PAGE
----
Patients’ and families’ stress levels are intense when they are hospitalized. Knowing that they have a nurse that is well-specialized in the field, often helps ease their anxiety levels. Learning about the nurse's certified status helps the patient know that the latter demonstrates knowledge, skills, and years of experience in the job. A few studies show that certified nurses with judgment and knowledge impact patients' well-being while in the hospital. For example, researchers have found out that certified wound care nurses had a better knowledge of wound care pressure ulcer classification. A different study shows that ICU units with highly certified nurses reported fewer falls (Medscape, 2010).

Nursing Specialty Certification and Nurse

Nurses obtain certification in their specialty for a variety of reasons, such as education and advancement in the field, self-improvement, and validation of their expert knowledge and skills. Being certified puts the nurse in a position for better accomplishments, recognition, and self-assurance. Entry-level competence is what an RN licensure test is for, but when nurses voluntarily decide to test for their certification, it validates clinical judgment, skills, and experience.

One study shows that nurses feel that they make better decisions and have better outcomes due to being validated in their specialties. Moreover, these nurses get better job gratification due to gaining their certification. (AACN, 2011)

How Certification Is Obtained

First of all, one needs to sit for the RN board. Professional regulation is obtained once one has licensure. Having a license means a person obtains the necessary skills and knowledge to care for the sick. Entry-level competencies are gained with one’s licensure. Certification acknowledges one’s skills, clinical decision, and experience.

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The professional nursing Credential of Certified Critical Care Nurse (CCRN) was linked to decreased chances of death, which is clinically important for the profession (Hickey et al., 2013). Many organizations have embraced the need for nursing certification because of patients’ and families’ expectations of certification and the education, knowledge, and experience required to achieve and maintain professional certification. The American Association of Critical-Care Nurses (AACN) awards CCRN certifications to nurses who have worked in critical care for at least 2 years and have successfully passed a rigorous examination, thereby continuing to demonstrate ongoing education and maintenance of critical care knowledge and skills. (Hickey et al., 2013).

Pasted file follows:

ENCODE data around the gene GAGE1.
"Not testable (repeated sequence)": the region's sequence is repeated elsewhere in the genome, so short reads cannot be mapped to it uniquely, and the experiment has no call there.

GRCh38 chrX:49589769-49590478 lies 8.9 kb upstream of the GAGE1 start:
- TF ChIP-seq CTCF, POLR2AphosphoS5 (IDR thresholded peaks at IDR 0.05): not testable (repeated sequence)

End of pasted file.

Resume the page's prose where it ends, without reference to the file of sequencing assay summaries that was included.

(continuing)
The critical care unit type is found in most acute-care hospitals and is among the unit types with the highest starting average certification rate and highest rates of growth. In addition, AACN is the largest specialty nursing organization in the world (JONA 2012). “Authors have suggested a strong association between certification and empowerment” (Beaudonin, 2016 page 216). In addition, “completion of the process was found to generate the feeling of autonomy, self-accomplishment, confidence, and independence” (Beaudonin, 2016 page 216).

The hospitals with specialty certification have an empowered work team. Empowerment is correlated to the perceptions of nurses in the context of the organization. Most of the certified nurses have a sense of autonomy since, with their education, they do not necessarily have to rely on the directions from the doctors or more experienced nurses to fully discharge their duties (Solomon et al., 2016). In most instances, there is a high level of confidence that breeds independence of thought. When nurses have autonomy and independence, they can make split-second decisions that are directly related to patient outcomes. Specialty nurses can identify the potential sources of contention and address them before they result in undesirable patient outcomes. Therefore, the empowerment of nurses through their certification can create a better quality of care (Rounds, Zych, & Mallary, 2013).

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Thus, the literature reviewed testifies to an affirmative link existing between nursing certification and positive patient outcomes. One study demonstrated a reduced rate of falls and nursing certification. Researchers found out that “a plausible explanation for an association between national nursing specialty certification rates and falls is that specialty certified nurses have acquired greater awareness and more general knowledge of patient safety and quality of care, and this results in better patient outcomes overall” (Boyle et al., 2015 page XX).

In addition, the investigations have uncovered growing evidence that specialty certification is associated with lower patient adverse events. The study examined trends in RN specialty certification rates in acute care hospitals and units over a six-year period. Within the longitudinal statistical linear model, it was found out that “a ten percent increase in hospital proportion of baccalaureate and certified staff nurses, respectively, resulted in a decreased odd of adjusted 30-day mortality by six percent and two percent” (JONA, 2012 page 567). Consequently, there are explicit gains in the event when the organization has attained any level of accreditation.

Specialty certification presents the message that the organization is an authority in its field as far as the staff is concerned. Specialty nurses allow the organization to boast a certain level of expertise that cannot be replicated in those organizations that have only certified staff nurses and baccalaureate nurses. Consequently, a healthcare organization is judged based on its patient outcomes (Murphy, Scott, & Pawlak, 2013). When the hospital has specialty certification, there is a lower chance of deaths in the intensive care hospitals and units. Specialty certification enables the hospital to develop and deliver effective patient outcomes that cannot be possibly replicated in hospitals that do not have the same level of qualification (Wu, Hu & Ruan, 2014).